Astroparticle physics

Dark matter remains elusive

WIMPs, or weakly interacting massive particles, are the leading candidates for dark matter, the 'missing' mass in the Universe. An experiment has obtained no evidence for such particles, despite an impressive increase in sensitivity.

For almost a century, scientists have claimed that the Universe is filled with dark matter, a mysterious substance that is different from everything we see around us. Since the mid-1980s, detectors have been built to look for dark matter, under the assumption that it consists of entities known as weakly interacting massive particles (WIMPs). Although these experiments are now about 100,000 times more sensitive than originally, WIMPs have not been detected. Writing in Physical Review D, the XENON Collaboration (Aprile et al.)1 again reports a null result, using data obtained over four years from a liquid-xenon detector. The lack of a signal in such experiments has sparked much speculation about the nature of dark matter, and challenges the WIMP hypothesis.

WIMPs are particles that are theorized to have properties similar to those of neutrinos. They are electrically neutral and, apart from gravitational interactions, interact only through the weak force — a feeble nuclear force that can convert neutrons to protons, and vice versa. The most striking example of the weak force is the first step of nuclear fusion in the Sun, in which two protons fuse to form deuterium. Many particle-physics models that attempt to explain dark matter predict that it should have weak interactions. The strongest argument for the existence of WIMPs is that they offer a natural explanation for why about 27% of the present-day Universe consists of dark matter2, rather than a figure close to 100%.

The most direct approach to detecting WIMPs is through their collisions with ordinary matter on Earth — WIMPs would stream through everything on the planet with an average speed of about 220 kilometres per second, owing to the rotation of the Solar System around the Milky Way's centre3. Such direct-detection experiments must be performed deep underground because cosmic rays at ground level generate a huge amount of background noise. Even then, the detectors must be carefully shielded, and both the target material and the detector itself must have minimal radioactivity, again to reduce background noise.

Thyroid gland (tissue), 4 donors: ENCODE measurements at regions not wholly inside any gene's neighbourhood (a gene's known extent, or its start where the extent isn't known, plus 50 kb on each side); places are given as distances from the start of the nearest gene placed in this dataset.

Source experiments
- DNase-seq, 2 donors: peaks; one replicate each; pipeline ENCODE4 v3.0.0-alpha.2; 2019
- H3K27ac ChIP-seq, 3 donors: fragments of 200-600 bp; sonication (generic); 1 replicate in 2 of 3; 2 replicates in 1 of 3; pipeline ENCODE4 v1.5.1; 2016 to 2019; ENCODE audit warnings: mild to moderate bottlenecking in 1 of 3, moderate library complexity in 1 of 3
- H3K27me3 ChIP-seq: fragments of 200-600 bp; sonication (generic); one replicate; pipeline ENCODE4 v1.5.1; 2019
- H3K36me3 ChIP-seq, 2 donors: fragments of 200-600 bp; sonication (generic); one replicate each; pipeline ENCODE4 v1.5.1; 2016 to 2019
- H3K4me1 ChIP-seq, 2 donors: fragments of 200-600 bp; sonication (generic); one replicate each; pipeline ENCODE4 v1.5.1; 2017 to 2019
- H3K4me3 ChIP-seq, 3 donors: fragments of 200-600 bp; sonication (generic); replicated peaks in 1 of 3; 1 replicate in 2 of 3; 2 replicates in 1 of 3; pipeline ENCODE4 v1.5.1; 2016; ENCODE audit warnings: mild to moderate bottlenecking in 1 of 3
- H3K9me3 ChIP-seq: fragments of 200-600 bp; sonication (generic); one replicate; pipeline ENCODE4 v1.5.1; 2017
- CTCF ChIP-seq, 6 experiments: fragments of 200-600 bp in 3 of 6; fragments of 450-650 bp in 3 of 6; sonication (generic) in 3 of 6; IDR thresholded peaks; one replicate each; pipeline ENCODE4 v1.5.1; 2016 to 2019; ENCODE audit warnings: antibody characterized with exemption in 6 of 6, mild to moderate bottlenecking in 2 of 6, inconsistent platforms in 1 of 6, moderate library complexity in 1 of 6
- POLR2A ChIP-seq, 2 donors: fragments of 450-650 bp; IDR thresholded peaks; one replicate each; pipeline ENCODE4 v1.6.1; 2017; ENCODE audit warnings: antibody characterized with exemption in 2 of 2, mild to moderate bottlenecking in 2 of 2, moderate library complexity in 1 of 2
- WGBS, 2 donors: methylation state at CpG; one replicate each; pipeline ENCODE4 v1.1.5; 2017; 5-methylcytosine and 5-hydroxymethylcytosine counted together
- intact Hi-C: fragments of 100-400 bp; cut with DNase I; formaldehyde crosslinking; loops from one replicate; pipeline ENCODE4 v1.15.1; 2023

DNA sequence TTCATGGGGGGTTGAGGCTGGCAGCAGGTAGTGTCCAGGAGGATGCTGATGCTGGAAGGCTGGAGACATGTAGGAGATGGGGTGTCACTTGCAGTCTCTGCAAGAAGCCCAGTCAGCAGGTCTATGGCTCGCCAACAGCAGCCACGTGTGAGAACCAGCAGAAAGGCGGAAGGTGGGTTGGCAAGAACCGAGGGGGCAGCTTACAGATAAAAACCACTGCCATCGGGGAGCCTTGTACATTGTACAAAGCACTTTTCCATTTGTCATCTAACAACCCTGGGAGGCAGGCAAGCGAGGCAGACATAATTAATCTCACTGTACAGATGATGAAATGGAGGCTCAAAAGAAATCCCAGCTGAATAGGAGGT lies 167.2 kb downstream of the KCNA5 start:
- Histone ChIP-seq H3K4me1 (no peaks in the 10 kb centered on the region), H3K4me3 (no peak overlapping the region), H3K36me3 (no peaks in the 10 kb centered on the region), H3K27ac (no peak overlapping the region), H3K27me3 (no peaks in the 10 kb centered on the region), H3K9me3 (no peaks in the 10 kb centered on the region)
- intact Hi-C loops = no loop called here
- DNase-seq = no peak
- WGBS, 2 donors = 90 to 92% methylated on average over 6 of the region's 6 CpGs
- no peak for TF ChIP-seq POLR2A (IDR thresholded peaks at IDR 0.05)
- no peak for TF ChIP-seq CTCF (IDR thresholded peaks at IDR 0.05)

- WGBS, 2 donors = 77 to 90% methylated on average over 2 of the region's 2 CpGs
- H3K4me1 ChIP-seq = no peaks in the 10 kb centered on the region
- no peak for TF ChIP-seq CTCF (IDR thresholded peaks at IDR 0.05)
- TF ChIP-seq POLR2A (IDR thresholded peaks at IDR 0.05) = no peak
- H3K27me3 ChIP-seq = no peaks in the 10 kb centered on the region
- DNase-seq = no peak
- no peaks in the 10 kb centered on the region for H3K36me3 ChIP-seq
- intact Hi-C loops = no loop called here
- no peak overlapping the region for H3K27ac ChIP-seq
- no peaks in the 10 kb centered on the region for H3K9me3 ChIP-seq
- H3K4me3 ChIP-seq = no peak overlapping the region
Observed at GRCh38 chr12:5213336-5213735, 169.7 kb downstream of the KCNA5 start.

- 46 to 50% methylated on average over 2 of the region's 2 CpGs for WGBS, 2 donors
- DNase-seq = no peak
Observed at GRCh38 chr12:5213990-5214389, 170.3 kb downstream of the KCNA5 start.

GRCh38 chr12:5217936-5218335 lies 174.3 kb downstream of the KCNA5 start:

In the first decade of the millennium, direct-detection experiments using semiconductor technologies — mostly pioneered by the CDMS Collaboration4 — led the way in sensitivity. Such semiconductor materials have extremely low levels of radioactivity, and the detectors can identify very weak signals. These experiments are thus ideal for detecting light WIMPs that have masses between 1 and a few gigaelectronvolts (particle masses are conventionally expressed in energy units based on the electronvolt; eV).

In 2004, the XENON Collaboration began to develop an alternative 'dual-phase' liquid-xenon detection technology (Fig. 1). When a particle scatters off an atom of liquid xenon in such an experiment, it produces light that is detected by two arrays of photomultiplier tubes; it also produces electrons. The presence of electric fields causes the electrons to drift through the liquid xenon and emit light as they pass into a layer of gaseous xenon. By studying the timing and relative intensity of these two light signals, the authors could determine the 3D location of a scattering event and distinguish WIMP scattering from background noise. Xenon can be made extremely pure because it lacks long-lived radioactive isotopes (apart from 136Xe, which has such a long half-life that it is a problem only for large detectors). Liquid-xenon detectors are most sensitive to WIMPs that have masses between about 10 and 100 GeV.